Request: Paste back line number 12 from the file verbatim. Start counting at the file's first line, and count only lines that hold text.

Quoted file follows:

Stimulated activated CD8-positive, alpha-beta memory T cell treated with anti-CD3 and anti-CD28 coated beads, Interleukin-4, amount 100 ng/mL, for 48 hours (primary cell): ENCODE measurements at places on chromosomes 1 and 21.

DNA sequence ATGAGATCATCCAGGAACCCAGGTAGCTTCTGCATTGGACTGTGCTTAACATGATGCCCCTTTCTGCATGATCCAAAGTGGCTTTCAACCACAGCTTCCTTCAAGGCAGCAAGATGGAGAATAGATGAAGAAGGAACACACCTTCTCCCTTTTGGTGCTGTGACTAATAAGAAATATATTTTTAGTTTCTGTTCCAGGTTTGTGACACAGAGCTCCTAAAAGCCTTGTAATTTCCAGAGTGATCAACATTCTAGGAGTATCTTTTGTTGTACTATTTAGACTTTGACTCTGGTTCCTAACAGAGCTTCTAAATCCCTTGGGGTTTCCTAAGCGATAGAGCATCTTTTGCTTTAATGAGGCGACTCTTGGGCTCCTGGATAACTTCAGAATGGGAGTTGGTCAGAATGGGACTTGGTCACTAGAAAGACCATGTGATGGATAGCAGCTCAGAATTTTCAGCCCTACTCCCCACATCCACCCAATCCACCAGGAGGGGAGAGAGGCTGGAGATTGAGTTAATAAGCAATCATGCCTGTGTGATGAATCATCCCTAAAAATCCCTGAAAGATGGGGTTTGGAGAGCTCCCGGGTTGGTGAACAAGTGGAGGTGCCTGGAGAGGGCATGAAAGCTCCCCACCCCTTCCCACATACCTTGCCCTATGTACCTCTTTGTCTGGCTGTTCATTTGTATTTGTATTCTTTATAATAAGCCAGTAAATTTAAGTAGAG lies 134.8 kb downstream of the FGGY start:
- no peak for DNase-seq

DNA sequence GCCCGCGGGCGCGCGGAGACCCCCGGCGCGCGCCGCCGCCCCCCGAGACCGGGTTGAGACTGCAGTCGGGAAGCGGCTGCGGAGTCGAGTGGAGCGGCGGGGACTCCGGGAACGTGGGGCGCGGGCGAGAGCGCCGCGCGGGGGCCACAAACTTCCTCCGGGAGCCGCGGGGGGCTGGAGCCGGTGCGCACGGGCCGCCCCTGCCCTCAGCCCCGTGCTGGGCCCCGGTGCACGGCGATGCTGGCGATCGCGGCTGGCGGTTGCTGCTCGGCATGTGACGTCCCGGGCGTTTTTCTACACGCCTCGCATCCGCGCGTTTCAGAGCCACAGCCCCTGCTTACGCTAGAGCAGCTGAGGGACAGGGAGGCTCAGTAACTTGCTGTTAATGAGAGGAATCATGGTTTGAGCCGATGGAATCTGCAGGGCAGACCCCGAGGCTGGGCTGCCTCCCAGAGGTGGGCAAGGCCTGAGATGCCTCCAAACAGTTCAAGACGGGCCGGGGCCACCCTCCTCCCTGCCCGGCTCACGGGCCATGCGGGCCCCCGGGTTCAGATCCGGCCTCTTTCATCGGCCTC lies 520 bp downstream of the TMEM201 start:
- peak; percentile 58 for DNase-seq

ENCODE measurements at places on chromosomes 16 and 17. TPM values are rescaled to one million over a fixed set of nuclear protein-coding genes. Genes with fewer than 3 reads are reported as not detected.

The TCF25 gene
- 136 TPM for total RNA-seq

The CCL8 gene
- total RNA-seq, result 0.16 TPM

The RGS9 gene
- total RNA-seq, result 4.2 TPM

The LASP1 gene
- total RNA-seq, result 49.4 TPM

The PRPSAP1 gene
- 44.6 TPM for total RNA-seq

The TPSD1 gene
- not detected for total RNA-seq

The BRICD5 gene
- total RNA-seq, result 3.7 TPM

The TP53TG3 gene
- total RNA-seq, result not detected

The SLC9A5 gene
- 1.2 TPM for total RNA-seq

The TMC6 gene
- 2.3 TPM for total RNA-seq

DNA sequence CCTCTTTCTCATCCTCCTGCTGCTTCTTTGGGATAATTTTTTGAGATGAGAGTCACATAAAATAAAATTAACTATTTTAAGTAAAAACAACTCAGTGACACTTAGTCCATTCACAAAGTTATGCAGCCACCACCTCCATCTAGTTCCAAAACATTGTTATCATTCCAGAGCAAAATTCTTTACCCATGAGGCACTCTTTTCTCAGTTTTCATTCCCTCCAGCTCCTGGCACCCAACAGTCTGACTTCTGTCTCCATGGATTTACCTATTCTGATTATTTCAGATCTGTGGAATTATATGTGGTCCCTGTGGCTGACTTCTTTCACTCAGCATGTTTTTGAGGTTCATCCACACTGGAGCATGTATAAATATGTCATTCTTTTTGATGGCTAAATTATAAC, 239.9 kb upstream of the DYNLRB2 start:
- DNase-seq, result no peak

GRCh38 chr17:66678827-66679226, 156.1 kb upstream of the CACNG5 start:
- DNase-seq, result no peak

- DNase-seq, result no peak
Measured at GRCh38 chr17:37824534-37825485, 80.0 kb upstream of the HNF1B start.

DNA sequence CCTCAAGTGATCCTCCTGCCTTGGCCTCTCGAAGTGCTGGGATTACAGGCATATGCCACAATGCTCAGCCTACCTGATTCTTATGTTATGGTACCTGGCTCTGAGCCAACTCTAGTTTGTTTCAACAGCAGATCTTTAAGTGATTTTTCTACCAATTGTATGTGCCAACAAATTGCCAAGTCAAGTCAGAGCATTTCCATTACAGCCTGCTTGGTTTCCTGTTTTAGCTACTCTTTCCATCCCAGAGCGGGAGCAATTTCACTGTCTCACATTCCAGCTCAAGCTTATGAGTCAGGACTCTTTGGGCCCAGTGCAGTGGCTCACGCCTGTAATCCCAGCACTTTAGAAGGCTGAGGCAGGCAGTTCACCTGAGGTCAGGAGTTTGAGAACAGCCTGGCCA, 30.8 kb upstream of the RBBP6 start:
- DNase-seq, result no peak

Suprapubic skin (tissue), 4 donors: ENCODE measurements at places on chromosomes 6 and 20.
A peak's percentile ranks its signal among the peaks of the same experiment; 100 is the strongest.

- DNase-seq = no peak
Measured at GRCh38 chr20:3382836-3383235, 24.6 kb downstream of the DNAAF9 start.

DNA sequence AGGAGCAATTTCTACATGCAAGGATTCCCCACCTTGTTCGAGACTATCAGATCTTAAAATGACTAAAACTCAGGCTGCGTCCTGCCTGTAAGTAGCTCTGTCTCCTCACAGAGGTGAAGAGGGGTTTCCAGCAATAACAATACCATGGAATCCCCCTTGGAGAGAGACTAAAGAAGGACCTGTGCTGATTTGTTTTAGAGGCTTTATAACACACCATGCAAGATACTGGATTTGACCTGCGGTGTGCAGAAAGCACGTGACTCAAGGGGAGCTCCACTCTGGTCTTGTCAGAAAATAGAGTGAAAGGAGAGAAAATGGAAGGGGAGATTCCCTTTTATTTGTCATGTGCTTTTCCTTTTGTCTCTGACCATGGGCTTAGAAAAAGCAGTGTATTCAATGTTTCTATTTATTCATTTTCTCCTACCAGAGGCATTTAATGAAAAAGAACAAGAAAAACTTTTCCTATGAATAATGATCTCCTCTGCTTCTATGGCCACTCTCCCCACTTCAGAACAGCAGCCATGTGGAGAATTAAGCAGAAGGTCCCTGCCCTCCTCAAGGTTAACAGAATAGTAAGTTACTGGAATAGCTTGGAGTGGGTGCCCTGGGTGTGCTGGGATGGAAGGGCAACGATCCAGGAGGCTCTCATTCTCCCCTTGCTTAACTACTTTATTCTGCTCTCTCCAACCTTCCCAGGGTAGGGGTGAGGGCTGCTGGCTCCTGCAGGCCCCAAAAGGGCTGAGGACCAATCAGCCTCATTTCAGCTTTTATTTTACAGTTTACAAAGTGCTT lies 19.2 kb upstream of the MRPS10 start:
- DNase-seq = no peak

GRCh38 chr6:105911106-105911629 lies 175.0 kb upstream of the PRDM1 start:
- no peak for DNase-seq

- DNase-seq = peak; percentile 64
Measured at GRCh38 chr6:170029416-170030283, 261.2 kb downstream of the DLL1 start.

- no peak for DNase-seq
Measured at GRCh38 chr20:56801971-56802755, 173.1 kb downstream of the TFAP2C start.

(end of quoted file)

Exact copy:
- total RNA-seq, result 4.2 TPM